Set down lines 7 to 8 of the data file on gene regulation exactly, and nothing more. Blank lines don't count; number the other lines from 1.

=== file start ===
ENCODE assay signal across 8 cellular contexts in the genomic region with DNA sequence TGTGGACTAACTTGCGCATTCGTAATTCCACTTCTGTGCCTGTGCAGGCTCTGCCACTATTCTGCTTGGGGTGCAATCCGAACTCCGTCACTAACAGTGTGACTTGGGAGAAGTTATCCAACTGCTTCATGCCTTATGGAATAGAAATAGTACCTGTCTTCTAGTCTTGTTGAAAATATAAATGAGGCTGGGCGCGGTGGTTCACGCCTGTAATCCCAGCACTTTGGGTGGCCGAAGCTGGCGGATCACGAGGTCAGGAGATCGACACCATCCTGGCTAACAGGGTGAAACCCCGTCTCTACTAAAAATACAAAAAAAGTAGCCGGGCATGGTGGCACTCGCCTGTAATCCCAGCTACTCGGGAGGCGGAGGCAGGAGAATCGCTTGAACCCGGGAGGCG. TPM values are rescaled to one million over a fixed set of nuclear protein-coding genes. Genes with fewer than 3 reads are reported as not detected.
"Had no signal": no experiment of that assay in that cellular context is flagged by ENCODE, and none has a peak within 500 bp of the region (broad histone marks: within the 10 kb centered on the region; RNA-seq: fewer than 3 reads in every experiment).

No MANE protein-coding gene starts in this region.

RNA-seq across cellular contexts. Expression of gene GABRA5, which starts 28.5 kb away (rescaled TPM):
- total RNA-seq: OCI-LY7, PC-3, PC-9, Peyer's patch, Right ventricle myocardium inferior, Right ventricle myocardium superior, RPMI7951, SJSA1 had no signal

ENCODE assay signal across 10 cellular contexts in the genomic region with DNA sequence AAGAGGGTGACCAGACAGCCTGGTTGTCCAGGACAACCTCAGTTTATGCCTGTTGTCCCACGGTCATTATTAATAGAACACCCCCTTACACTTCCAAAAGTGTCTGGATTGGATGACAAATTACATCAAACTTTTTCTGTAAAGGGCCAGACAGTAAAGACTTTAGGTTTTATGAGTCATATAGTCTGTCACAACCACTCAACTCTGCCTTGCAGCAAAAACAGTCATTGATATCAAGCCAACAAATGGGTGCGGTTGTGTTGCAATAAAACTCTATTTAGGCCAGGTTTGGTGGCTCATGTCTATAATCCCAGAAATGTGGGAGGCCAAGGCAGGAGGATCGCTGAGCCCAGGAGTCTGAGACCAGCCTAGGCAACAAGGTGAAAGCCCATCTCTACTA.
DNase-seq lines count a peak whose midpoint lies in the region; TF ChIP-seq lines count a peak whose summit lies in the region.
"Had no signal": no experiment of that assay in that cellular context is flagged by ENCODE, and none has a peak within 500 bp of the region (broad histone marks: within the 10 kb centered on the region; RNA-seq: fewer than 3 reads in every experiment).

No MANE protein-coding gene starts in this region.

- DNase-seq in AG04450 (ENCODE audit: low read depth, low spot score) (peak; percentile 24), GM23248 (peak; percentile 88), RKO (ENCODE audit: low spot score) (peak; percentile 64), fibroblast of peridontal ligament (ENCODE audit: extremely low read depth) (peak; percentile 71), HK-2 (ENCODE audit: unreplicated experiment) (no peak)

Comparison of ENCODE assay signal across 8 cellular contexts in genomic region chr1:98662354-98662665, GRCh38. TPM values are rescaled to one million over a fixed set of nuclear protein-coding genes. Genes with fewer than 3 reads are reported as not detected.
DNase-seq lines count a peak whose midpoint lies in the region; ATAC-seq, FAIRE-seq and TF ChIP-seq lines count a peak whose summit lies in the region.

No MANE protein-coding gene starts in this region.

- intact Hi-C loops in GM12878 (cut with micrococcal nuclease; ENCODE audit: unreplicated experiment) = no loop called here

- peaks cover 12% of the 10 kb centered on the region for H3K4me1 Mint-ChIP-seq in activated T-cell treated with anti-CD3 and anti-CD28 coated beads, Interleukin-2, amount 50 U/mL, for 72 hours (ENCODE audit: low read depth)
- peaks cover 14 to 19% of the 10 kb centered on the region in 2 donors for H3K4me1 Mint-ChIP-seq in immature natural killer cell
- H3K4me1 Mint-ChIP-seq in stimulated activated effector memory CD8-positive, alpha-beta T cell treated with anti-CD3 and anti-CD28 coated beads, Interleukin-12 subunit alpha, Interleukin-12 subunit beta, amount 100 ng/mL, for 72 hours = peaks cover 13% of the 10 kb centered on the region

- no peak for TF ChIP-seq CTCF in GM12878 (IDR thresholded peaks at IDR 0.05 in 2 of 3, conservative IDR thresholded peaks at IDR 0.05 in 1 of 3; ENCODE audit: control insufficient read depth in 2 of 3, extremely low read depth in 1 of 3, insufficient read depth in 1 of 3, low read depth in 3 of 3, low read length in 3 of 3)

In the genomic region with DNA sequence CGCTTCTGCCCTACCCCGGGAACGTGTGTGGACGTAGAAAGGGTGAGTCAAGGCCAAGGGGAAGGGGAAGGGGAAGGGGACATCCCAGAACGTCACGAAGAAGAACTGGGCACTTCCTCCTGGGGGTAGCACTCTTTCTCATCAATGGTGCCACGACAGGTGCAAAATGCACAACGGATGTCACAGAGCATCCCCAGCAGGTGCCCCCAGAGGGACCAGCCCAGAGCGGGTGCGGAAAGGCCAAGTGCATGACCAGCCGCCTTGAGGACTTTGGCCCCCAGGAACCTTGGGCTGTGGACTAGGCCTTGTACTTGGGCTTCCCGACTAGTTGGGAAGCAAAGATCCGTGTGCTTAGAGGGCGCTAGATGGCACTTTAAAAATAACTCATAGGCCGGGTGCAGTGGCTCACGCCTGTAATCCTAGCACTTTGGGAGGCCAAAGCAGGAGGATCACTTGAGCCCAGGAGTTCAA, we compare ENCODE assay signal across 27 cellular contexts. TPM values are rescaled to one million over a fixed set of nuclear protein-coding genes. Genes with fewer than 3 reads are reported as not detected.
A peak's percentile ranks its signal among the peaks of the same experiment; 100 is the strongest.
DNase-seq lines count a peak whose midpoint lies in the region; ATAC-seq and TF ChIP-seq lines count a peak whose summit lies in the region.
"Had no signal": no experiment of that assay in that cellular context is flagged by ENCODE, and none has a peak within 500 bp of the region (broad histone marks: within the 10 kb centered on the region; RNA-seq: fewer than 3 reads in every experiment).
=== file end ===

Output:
DNase-seq lines count a peak whose midpoint lies in the region; TF ChIP-seq lines count a peak whose summit lies in the region.
"Had no signal": no experiment of that assay in that cellular context is flagged by ENCODE, and none has a peak within 500 bp of the region (broad histone marks: within the 10 kb centered on the region; RNA-seq: fewer than 3 reads in every experiment).